Forget being an adrenaline junkie. Focus on your endorphins and you’re sure to have a happier and healthier life.
Endorphins are chemicals released by the pituitary gland and are responsible for that post-workout buzz. Structurally similar to morphine, they are considered natural painkillers and bring about feelings of euphoria and wellbeing. Research has linked endorphins with natural reward circuits related to activities such as eating, drinking, sex and maternal behavior.
So how do you get that endorphin high? How do you become an endorphin junkie?
Any form of cardio leads to a release of endorphins. You need to ensure that your heartbeat picks up pace – 130 and above – and stays there for a while.
The time it takes you to get the proverbial “runner’s high” differs from person to person. It can be anywhere between 20 and 60 minutes but should definitely not involve overtraining. Keep in mind that as time goes by and your body gets used to a particular time of exercise, getting the runner’s high will take more effort.
The happiness that you get after a good workout stays with you the whole day. I always suggest that cardio is best done in the morning as you can reap the “happy” benefits all day long. If you go for a run in the evening you only enjoy the high for a couple of hours.
Try these five workouts if you are chasing an exercise high:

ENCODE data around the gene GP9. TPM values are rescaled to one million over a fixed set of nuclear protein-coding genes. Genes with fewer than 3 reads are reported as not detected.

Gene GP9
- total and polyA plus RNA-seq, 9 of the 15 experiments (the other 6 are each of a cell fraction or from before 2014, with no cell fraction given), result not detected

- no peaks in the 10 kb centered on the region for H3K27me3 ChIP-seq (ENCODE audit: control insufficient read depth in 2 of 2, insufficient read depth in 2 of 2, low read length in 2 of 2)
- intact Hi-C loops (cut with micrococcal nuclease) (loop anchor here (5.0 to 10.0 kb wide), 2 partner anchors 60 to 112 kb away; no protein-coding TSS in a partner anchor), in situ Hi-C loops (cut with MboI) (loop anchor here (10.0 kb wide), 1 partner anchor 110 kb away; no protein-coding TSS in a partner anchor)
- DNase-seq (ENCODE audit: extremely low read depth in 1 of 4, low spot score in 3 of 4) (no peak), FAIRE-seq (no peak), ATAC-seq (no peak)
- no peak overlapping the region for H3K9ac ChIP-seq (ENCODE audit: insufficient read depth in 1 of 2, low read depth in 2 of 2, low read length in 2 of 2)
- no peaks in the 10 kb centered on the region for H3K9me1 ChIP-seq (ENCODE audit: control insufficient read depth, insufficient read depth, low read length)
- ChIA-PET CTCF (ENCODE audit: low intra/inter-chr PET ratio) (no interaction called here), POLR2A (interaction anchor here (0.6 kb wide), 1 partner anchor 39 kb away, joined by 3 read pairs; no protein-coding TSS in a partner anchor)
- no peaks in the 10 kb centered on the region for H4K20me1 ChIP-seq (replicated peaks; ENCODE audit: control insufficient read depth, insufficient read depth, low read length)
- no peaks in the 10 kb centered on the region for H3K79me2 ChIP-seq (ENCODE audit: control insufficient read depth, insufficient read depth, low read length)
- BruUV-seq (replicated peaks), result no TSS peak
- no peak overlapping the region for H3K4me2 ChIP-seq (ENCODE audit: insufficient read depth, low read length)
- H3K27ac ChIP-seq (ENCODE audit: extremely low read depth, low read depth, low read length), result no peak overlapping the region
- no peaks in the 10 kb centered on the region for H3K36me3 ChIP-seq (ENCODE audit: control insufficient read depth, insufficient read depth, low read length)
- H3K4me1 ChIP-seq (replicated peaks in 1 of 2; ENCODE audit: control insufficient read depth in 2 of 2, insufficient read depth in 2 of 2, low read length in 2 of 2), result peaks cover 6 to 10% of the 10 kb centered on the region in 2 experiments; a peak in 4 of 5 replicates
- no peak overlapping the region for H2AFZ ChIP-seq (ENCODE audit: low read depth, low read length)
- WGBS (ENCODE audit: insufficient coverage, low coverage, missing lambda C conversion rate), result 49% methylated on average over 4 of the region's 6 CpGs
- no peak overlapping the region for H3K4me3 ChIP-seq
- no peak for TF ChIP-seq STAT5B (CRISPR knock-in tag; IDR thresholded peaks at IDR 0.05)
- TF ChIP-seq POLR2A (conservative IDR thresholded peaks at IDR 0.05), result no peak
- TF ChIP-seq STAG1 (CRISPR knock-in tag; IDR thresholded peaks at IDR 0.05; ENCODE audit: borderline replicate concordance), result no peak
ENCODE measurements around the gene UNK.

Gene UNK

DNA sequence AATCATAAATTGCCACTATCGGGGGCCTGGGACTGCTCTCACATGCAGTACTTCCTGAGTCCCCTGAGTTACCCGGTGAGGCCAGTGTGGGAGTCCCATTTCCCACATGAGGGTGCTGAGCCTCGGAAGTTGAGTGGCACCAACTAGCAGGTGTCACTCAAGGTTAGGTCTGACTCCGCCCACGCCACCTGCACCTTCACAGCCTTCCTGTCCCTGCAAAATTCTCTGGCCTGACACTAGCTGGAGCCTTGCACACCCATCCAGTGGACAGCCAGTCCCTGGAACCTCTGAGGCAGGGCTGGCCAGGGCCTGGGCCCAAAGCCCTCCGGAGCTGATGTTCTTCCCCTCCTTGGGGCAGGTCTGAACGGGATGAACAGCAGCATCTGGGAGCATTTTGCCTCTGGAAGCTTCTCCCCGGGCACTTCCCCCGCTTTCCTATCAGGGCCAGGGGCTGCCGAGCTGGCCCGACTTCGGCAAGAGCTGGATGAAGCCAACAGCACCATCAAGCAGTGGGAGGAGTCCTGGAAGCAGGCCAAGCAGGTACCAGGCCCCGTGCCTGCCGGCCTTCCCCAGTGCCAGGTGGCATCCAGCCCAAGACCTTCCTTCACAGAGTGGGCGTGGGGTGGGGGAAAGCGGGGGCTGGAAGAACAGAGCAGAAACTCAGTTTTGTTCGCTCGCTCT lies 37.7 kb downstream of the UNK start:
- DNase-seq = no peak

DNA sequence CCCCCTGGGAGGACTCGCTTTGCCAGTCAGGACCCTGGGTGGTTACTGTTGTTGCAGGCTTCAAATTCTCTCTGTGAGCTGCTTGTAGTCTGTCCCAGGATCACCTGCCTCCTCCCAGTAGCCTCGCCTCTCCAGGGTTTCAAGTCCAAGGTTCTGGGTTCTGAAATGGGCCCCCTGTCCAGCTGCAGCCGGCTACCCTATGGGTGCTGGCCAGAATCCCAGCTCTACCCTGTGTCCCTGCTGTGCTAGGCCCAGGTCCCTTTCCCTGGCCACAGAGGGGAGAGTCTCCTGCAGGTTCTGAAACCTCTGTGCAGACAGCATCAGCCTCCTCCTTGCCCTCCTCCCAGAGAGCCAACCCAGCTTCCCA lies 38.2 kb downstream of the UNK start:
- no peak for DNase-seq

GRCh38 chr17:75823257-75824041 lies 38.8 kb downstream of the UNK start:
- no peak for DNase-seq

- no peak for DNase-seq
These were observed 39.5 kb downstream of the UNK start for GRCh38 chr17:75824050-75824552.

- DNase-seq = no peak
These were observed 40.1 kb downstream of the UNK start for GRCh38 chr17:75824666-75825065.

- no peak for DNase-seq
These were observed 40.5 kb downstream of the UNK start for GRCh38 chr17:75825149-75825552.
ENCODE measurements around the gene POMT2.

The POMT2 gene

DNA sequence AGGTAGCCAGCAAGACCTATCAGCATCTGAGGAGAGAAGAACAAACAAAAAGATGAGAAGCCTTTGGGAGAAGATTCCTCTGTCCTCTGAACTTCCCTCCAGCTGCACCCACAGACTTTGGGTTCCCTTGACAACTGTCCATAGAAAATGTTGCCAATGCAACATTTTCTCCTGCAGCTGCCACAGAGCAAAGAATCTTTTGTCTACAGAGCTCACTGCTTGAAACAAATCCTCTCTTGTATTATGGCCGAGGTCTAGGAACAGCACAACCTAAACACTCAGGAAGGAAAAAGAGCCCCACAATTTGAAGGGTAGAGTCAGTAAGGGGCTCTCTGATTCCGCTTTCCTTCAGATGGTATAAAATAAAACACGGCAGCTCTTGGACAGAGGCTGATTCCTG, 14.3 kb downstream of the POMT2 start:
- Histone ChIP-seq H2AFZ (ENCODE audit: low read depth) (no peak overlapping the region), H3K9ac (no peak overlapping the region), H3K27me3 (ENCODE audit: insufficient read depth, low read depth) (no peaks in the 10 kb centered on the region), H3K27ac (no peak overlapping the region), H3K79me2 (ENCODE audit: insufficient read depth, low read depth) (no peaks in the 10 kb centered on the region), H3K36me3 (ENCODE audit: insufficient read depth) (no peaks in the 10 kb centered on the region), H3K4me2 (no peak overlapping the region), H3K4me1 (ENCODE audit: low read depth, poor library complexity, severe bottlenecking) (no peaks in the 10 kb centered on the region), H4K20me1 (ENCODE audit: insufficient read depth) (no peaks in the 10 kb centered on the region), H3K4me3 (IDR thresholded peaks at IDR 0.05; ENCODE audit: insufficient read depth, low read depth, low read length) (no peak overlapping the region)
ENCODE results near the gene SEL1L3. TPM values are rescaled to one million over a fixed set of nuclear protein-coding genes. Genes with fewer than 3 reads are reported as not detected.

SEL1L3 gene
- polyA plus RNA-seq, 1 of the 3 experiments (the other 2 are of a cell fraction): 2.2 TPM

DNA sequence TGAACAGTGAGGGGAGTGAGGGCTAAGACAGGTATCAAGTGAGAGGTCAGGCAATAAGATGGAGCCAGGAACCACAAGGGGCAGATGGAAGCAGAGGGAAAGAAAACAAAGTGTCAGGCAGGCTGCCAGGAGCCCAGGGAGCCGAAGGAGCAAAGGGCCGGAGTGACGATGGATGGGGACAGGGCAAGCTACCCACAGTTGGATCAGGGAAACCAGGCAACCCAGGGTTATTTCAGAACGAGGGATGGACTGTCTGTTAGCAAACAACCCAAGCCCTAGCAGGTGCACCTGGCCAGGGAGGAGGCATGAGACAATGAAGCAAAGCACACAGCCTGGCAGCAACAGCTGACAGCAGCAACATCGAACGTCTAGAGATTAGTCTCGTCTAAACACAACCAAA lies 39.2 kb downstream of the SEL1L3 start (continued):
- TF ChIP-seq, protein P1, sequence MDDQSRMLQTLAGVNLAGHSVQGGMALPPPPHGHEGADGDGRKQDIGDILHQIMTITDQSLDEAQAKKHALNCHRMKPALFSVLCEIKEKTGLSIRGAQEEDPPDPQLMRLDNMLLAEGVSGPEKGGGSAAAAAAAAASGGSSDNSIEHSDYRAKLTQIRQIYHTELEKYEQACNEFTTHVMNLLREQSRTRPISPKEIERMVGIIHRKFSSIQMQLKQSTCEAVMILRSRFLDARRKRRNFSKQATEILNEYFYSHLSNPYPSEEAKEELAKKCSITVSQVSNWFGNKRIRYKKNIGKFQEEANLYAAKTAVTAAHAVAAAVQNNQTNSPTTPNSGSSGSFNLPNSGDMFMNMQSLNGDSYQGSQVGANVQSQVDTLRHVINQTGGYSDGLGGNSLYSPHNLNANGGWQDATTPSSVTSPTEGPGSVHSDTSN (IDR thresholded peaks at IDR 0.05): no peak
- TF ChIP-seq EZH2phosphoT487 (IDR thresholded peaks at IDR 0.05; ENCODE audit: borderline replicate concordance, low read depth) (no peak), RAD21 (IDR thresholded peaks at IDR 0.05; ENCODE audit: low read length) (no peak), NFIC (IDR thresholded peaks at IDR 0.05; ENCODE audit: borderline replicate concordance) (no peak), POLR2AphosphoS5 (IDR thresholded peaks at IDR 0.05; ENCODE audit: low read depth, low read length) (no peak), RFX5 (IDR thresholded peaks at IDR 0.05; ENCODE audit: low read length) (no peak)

Be it in the outdoors or on the treadmill, running is one of the most efficient ways to burn calories and get fit. Numerous studies have supported that running leads to the proverbial “high”. Scientists have linked moderate to intense exercise to morphine-like brain chemicals called endocannabinoids, suggesting that endorphins alone aren’t responsible for your happy feeling after a long run. But make sure you outfit your feet with the right running shoe before stepping out.
Weight loss, eating healthy, or managing a medical condition gets a lot easier when you have expert help and guidance at each step. Speak to an health counsellor today!
Summer is the perfect time to start swimming. This form of exercise uses lots of muscles in the body and strongly works out your heart and lungs. It’s a great cardio workout that releases serotonin; beginners can aim for 30-minute swims to improve their mood. A Speedo survey has shown that swimming releases stress and tension, and being in the water helps people feel good about themselves and get mentally refreshed.
Get that bike out of storage and start cycling today to gain a little happiness. Cycling is much easier on your legs, knees, ankles and feet as compared to running and provides almost the same benefits. It uses the largest muscle groups – the legs – and raises the heart rate effectively. Studies have shown that an increase in the intensity of cycling leads to a rise in the levels of endorphin release.
This is hands-down one of my favorite exercises. Begin by keeping the kettlebell down between your legs and swing the ball to eye level. Use your arms as a pendulum and power through with your hips and legs. Make sure your core is tight as you stand up straight. Swing back down and repeat. Proper form is extremely important with this exercise.
Research has shown that resistance exercise training has umpteen health benefits. It helps maintain functional abilities and prevents osteoporosis, sarcopenia (loss of body mass), lower-back pain and other disabilities. A fast-paced resistance workout can even count as cardio if it keeps the heart rate up. The best part? It also releases endorphins and helps keep anxiety at bay. Keep in mind that weightlifting is also good for women.